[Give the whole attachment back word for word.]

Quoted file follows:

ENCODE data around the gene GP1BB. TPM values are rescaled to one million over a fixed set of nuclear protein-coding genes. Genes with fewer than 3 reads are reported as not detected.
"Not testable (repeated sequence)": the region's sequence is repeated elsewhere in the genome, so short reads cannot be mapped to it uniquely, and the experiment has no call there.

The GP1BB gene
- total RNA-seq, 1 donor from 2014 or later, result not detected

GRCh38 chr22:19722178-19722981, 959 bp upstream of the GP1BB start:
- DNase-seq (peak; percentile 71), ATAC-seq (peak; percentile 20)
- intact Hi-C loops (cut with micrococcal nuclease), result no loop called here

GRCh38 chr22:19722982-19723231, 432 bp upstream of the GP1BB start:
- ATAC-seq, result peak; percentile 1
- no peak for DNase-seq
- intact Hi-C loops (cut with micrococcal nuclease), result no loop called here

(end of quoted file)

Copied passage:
ENCODE data around the gene GP1BB. TPM values are rescaled to one million over a fixed set of nuclear protein-coding genes. Genes with fewer than 3 reads are reported as not detected.
"Not testable (repeated sequence)": the region's sequence is repeated elsewhere in the genome, so short reads cannot be mapped to it uniquely, and the experiment has no call there.

The GP1BB gene
- total RNA-seq, 1 donor from 2014 or later, result not detected

GRCh38 chr22:19722178-19722981, 959 bp upstream of the GP1BB start:
- DNase-seq (peak; percentile 71), ATAC-seq (peak; percentile 20)
- intact Hi-C loops (cut with micrococcal nuclease), result no loop called here

GRCh38 chr22:19722982-19723231, 432 bp upstream of the GP1BB start:
- ATAC-seq, result peak; percentile 1
- no peak for DNase-seq
- intact Hi-C loops (cut with micrococcal nuclease), result no loop called here